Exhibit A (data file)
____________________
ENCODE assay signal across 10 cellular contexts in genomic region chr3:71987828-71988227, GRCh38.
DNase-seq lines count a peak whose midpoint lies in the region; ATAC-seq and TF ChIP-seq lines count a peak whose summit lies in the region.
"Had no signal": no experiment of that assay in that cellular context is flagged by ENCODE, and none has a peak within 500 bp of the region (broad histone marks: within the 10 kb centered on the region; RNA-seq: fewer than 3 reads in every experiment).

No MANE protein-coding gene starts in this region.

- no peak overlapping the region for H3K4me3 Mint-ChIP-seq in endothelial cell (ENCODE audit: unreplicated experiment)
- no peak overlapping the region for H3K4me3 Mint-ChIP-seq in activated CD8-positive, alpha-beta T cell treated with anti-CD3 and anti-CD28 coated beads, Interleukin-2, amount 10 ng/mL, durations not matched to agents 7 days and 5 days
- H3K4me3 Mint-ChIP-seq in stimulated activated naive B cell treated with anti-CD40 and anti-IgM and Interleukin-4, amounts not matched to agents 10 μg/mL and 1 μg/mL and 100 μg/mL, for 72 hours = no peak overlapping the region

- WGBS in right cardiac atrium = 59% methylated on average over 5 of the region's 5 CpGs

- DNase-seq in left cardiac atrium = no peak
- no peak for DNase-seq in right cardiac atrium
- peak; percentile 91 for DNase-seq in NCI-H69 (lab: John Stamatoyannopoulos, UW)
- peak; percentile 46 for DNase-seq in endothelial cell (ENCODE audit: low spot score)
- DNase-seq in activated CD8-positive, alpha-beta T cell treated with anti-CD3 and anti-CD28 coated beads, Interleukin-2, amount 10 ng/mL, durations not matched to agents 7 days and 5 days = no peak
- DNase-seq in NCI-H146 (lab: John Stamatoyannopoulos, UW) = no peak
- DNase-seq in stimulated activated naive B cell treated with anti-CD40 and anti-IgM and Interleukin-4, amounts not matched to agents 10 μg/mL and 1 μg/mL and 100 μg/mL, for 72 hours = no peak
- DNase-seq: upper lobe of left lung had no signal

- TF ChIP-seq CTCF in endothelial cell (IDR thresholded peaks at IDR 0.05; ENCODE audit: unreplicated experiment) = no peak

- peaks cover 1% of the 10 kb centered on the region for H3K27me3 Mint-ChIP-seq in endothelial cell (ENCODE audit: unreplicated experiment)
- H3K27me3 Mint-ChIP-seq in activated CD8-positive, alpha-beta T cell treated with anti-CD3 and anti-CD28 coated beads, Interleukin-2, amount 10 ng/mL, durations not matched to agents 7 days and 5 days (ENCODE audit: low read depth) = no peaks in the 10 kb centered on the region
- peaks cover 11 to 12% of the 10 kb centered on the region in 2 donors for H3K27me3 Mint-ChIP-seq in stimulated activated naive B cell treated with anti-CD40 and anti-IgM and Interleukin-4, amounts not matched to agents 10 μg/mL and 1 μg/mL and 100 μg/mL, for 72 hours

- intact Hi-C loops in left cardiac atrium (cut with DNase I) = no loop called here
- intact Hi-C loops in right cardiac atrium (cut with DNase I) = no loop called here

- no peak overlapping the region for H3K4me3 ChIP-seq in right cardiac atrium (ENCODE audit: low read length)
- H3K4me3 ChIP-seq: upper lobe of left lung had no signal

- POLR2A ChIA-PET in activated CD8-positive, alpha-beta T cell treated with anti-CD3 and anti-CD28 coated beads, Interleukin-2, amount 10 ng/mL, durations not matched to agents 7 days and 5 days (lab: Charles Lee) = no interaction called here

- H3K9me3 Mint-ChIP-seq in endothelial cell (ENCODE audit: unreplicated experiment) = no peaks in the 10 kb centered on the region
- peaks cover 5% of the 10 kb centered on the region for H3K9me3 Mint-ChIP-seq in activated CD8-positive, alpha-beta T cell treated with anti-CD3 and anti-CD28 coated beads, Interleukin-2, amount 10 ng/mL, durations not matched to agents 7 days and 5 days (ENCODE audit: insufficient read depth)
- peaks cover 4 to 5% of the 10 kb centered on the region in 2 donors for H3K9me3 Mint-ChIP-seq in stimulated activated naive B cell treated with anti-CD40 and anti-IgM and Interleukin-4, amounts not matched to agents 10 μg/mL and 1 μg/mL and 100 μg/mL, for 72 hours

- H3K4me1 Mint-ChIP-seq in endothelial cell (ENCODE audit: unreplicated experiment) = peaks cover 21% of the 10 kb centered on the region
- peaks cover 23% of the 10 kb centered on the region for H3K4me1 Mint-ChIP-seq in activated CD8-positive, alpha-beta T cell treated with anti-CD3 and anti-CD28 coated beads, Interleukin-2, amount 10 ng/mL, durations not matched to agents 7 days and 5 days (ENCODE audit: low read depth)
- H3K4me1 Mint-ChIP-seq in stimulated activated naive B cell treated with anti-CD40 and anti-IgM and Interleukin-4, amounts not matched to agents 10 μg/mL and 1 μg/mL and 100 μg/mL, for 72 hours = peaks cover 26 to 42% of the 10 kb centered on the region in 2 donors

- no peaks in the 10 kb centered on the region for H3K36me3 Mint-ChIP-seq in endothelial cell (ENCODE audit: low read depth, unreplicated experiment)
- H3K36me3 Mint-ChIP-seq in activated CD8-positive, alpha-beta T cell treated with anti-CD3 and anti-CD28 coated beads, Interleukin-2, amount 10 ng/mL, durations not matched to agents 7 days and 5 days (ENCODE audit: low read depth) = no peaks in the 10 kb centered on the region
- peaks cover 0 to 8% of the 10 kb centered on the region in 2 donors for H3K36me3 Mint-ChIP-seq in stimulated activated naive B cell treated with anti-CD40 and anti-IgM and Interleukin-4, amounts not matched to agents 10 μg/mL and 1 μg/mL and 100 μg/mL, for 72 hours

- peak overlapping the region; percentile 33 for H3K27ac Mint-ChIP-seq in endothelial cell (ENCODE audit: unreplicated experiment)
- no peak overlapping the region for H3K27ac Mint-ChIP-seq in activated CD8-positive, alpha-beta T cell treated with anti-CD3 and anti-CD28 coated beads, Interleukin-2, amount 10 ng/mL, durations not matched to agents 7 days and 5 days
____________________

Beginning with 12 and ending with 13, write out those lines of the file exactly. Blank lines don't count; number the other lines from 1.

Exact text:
- peak; percentile 46 for DNase-seq in endothelial cell (ENCODE audit: low spot score)
- DNase-seq in activated CD8-positive, alpha-beta T cell treated with anti-CD3 and anti-CD28 coated beads, Interleukin-2, amount 10 ng/mL, durations not matched to agents 7 days and 5 days = no peak